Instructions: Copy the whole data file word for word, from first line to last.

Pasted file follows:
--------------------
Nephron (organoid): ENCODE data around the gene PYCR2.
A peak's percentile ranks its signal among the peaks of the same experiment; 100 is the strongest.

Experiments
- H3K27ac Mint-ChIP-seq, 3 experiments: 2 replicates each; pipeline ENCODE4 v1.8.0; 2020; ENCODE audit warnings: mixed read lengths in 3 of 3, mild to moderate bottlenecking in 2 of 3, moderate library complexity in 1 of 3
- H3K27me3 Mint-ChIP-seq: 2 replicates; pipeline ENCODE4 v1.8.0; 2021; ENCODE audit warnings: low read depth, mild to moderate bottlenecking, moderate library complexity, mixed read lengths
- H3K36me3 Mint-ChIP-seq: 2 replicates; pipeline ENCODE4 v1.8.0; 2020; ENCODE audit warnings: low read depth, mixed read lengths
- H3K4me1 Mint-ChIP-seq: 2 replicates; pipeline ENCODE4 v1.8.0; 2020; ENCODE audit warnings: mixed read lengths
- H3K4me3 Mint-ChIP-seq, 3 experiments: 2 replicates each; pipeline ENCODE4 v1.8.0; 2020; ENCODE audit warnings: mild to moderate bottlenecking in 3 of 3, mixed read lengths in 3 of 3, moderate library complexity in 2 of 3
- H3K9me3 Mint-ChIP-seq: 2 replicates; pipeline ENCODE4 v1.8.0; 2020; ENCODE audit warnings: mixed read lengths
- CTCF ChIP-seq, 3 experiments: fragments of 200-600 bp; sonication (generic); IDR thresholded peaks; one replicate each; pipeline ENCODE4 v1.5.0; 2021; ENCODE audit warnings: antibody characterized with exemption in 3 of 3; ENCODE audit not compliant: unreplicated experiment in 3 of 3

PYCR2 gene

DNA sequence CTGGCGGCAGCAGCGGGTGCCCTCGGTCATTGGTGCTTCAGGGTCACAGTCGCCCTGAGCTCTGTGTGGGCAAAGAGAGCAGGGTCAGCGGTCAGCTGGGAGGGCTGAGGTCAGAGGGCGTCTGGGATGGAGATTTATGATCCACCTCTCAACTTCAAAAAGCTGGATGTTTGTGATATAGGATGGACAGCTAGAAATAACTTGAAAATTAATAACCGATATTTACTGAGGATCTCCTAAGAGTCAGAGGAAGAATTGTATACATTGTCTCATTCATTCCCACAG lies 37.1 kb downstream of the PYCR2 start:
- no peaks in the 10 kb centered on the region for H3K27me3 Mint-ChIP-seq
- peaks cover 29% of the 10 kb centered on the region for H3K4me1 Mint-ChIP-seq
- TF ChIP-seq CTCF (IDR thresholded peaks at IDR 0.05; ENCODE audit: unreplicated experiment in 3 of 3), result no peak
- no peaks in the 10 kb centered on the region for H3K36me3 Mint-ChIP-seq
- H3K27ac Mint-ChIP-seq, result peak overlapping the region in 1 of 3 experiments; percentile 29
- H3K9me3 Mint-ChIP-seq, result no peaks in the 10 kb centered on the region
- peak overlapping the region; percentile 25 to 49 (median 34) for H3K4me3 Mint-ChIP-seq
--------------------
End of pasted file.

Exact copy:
Nephron (organoid): ENCODE data around the gene PYCR2.
A peak's percentile ranks its signal among the peaks of the same experiment; 100 is the strongest.

Experiments
- H3K27ac Mint-ChIP-seq, 3 experiments: 2 replicates each; pipeline ENCODE4 v1.8.0; 2020; ENCODE audit warnings: mixed read lengths in 3 of 3, mild to moderate bottlenecking in 2 of 3, moderate library complexity in 1 of 3
- H3K27me3 Mint-ChIP-seq: 2 replicates; pipeline ENCODE4 v1.8.0; 2021; ENCODE audit warnings: low read depth, mild to moderate bottlenecking, moderate library complexity, mixed read lengths
- H3K36me3 Mint-ChIP-seq: 2 replicates; pipeline ENCODE4 v1.8.0; 2020; ENCODE audit warnings: low read depth, mixed read lengths
- H3K4me1 Mint-ChIP-seq: 2 replicates; pipeline ENCODE4 v1.8.0; 2020; ENCODE audit warnings: mixed read lengths
- H3K4me3 Mint-ChIP-seq, 3 experiments: 2 replicates each; pipeline ENCODE4 v1.8.0; 2020; ENCODE audit warnings: mild to moderate bottlenecking in 3 of 3, mixed read lengths in 3 of 3, moderate library complexity in 2 of 3
- H3K9me3 Mint-ChIP-seq: 2 replicates; pipeline ENCODE4 v1.8.0; 2020; ENCODE audit warnings: mixed read lengths
- CTCF ChIP-seq, 3 experiments: fragments of 200-600 bp; sonication (generic); IDR thresholded peaks; one replicate each; pipeline ENCODE4 v1.5.0; 2021; ENCODE audit warnings: antibody characterized with exemption in 3 of 3; ENCODE audit not compliant: unreplicated experiment in 3 of 3

PYCR2 gene

DNA sequence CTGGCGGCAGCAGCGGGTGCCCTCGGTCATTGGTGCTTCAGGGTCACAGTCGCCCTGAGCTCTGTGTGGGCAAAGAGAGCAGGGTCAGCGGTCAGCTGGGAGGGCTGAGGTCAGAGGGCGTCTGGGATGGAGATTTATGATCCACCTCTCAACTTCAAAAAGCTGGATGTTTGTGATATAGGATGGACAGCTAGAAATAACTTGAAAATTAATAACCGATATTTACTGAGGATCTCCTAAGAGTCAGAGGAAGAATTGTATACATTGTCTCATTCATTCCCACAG lies 37.1 kb downstream of the PYCR2 start:
- no peaks in the 10 kb centered on the region for H3K27me3 Mint-ChIP-seq
- peaks cover 29% of the 10 kb centered on the region for H3K4me1 Mint-ChIP-seq
- TF ChIP-seq CTCF (IDR thresholded peaks at IDR 0.05; ENCODE audit: unreplicated experiment in 3 of 3), result no peak
- no peaks in the 10 kb centered on the region for H3K36me3 Mint-ChIP-seq
- H3K27ac Mint-ChIP-seq, result peak overlapping the region in 1 of 3 experiments; percentile 29
- H3K9me3 Mint-ChIP-seq, result no peaks in the 10 kb centered on the region
- peak overlapping the region; percentile 25 to 49 (median 34) for H3K4me3 Mint-ChIP-seq